Don't Write Off Andrew Bynum Just Yet

Don't Write Off Andrew Bynum Just Yet

Yeah, the news is pretty bad. With Saturday's revelation from GM Tony DiLeo that all timetables for Andrew Bynum's return—to the 76ers, to basketball activity, to a quasi-normal hair level—have been put on hold, it appears that most of our worst fears about Bynum have been confirmed (or at the very least, validated). Nothing is certain yet, but it's seeming more and more probable that all of the following are the case:

1. Andrew Bynum will very likely not play a single minute for the Philadelphia 76ers this regular season.

2. If the team makes the playoffs, Bynum will very likely not play with them in the post-season.

3. In the off-season, Bynum will very likely still land a high, possibly max-level contract in free agency, which the Sixers will have to decide whether to match and/or exceed without having seen him play in a year (and never for the 76ers).

4. If the Sixers do sign Bynum to a deal in the off-season, he'll very likely still be recovering from injury (or from the eventual season-ending surgery he might have later this year) and will not be ready opening day or for some time into the season.

5. If the Sixers do re-sign Bynum and he eventually does return to the lineup, there's no guarantee he will ever be fully healthy (or fully at the level he was playing at eight months ago), and he will very likely continue to miss significant chunks of playing time for the remainder of his career.


Yeah, it's like that. Yet even with all that said—and it's a whole lot to say, for sure—I'm still going to try to tell you why it's too early to close the book on Andrew Bynum as a Philadelphia 76er, and why the team very likely will and/or should pursue re-signing him in the off-season, despite all the countless risks and red flags.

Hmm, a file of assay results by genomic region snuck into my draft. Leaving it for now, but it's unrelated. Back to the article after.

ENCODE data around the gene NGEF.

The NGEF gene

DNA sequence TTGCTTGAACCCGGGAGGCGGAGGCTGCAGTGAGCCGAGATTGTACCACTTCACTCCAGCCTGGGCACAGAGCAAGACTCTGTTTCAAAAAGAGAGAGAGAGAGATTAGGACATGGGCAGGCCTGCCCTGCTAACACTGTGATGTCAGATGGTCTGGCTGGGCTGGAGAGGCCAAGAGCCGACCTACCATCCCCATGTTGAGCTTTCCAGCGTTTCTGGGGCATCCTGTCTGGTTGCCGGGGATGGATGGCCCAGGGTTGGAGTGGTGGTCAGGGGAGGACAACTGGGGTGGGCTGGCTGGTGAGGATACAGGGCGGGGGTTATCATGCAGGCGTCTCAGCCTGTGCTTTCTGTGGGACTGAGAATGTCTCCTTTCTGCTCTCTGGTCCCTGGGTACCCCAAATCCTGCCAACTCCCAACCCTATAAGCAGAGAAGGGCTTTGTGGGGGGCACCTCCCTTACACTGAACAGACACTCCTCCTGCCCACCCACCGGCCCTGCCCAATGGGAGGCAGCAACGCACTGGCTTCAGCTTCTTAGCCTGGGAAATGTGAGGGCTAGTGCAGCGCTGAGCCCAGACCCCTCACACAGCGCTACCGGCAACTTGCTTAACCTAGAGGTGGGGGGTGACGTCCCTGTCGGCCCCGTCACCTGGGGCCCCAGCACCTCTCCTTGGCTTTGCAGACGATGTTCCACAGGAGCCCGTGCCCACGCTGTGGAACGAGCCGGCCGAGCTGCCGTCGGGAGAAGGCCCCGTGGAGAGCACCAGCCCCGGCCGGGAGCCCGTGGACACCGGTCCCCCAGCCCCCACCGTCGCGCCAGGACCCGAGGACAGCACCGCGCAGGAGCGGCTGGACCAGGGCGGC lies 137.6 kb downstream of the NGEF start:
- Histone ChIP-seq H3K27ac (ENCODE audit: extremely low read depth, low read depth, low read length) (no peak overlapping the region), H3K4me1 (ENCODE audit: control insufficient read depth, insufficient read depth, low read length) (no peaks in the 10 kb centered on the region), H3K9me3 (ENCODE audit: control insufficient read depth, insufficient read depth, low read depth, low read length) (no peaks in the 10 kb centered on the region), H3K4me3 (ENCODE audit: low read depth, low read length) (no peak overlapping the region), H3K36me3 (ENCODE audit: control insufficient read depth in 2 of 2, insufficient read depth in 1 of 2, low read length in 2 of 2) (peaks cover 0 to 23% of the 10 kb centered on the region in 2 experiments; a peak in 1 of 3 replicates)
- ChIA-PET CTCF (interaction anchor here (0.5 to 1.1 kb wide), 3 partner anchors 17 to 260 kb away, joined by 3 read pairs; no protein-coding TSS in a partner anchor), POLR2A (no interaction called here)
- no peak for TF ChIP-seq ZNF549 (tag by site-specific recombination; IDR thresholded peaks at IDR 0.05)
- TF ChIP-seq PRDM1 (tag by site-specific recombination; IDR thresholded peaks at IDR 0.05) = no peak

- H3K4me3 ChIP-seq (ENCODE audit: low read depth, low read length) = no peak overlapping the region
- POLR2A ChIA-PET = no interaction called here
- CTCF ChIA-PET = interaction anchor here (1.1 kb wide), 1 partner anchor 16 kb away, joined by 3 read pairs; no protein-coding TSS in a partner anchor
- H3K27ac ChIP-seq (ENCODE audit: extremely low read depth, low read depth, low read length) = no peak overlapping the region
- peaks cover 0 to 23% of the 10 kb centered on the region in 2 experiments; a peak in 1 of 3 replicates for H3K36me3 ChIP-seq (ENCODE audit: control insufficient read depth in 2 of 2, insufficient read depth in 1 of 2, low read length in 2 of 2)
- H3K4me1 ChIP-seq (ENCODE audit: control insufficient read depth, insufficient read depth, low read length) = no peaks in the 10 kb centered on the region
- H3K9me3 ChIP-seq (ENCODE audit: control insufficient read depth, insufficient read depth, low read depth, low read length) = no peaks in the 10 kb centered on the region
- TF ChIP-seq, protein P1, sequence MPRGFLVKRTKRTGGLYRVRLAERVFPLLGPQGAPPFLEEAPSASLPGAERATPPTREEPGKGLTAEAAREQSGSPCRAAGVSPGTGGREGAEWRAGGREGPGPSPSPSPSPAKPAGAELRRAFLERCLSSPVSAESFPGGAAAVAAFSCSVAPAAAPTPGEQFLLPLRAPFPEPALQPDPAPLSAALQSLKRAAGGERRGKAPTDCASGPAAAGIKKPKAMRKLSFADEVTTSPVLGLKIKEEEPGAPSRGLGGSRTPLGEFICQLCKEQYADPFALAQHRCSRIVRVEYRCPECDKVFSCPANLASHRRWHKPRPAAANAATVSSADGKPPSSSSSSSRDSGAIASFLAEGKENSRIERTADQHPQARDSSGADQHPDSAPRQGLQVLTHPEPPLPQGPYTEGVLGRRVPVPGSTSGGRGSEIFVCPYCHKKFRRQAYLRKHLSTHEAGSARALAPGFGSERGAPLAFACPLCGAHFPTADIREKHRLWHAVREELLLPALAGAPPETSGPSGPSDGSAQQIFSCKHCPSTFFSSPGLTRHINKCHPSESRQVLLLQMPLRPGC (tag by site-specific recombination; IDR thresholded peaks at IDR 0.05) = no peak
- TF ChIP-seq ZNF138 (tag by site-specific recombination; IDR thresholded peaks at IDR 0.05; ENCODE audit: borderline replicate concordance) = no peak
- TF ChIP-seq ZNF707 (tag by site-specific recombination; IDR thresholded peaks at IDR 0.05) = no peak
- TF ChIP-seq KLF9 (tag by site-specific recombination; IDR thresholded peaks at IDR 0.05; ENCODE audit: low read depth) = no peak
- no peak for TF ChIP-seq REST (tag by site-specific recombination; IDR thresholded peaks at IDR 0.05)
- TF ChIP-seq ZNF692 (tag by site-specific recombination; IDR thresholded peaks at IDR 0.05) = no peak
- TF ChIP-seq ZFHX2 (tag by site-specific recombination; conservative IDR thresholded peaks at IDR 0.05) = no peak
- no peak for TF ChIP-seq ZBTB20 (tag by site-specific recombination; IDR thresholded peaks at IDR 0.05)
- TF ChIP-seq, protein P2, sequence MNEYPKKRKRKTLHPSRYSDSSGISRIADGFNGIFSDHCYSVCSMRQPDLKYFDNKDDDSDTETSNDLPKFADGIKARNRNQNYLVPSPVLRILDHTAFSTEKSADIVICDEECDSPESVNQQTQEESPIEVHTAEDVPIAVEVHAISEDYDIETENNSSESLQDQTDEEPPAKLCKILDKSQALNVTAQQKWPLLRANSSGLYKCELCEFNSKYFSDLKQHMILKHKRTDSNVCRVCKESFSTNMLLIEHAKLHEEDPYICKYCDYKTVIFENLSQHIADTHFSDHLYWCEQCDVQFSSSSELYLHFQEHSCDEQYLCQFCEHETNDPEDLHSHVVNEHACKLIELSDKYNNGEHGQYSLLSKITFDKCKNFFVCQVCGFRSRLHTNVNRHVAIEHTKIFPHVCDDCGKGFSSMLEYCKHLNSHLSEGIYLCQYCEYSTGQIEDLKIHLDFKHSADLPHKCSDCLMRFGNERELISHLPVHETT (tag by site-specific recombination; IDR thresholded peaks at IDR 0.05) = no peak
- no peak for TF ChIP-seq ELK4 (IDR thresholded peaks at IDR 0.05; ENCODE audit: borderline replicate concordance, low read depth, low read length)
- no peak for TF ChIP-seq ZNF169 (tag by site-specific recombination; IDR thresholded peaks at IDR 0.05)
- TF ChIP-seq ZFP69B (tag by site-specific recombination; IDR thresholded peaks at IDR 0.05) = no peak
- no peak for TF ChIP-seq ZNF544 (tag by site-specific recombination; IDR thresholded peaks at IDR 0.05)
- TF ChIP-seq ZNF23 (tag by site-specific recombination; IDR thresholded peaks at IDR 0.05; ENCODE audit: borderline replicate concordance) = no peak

First and foremost, forget about this season. It was never about this season. Now, that's a tough thing to swallow for those of us who have stuck through the team through the half-decade of post-Iverson mediocrity—four low-seed post-season appearances in five years, only one (injury-assisted) playoff series win—and were thinking that with Bynum's arrival, something was finally going to be different this year. The fanbase—what's left of it at this point—is fed up with all the averageness, and to be asked to be patient for another year isn't what anybody wants to hear.

But the goal in landing Bynum wasn't to compete for a championship in 2011-12. The goal was to grow a core that could eventually contend over the course of Bynum's five-year deal, after he hopefully re-signed with us in the off-season. With Bynum, Jrue Holiday and Thaddeus Young locked up (and Evan Turner likely to follow), the Sixers hoped to have a consistent team in place that would have several years of playing together while each player was still in their basketball prime—Bynum would just be turning 26 at the start of the '13-'14 season, and he'd be the oldest of the quartet—and with some growing together, and a couple nice complementary pieces, could be a real threat in the Eastern Conference for at least three or four seasons.

So regardless of what happens this year—whether Bynum never plays a minute, whether the Sixers felt they were dealt damaged goods by L.A., whether they're still miffed at him for going bowling without written permission—none of it should matter a lick when it comes to re-signing him in the off-season. The only important thing is what they think Bynum will be capable of moving forward, and if they think he'll still be able to be healthy and productive, then they shouldn't hold any of this season's travails against him.

Of course, that's a big, big if. It's possible that the myriad injuries Bynum has suffered through this season will all eventually heal and not re-appear, but given that the injuries came outside of game action (and given Andrew's prior history with leg injuries, causing him to miss over 15 games in all but two of his seven NBA seasons before this one), not too many betting men would wager on that happening. More likely, leg issues will plague him for his entire career in some form or another.

But if the Sixers check Bynum out in the off-season—and hopefully do a more thorough job than they did the last off-season—and conclude that there's no specific reason to believe he'll never be healthy again, then I think they'll still probably be better off rolling the dice with him again. Even if Bynum's seven years in LA were injury-plagued, he was around enough to help the Lakers win a pair of championships, and establish himself as the league's second-best seven-plus-footer. If he could give the Sixers an average of 55 healthy games a year for five years, and be around to play in four of the post-seasons, I think we still take that in a heartbeat.